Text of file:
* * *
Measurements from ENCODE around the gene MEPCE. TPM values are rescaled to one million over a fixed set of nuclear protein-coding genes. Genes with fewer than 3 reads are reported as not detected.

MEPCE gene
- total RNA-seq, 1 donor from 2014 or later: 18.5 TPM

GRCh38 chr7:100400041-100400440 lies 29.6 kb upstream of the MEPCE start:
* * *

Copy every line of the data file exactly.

Measurements from ENCODE around the gene MEPCE. TPM values are rescaled to one million over a fixed set of nuclear protein-coding genes. Genes with fewer than 3 reads are reported as not detected.

MEPCE gene
- total RNA-seq, 1 donor from 2014 or later: 18.5 TPM

GRCh38 chr7:100400041-100400440 lies 29.6 kb upstream of the MEPCE start: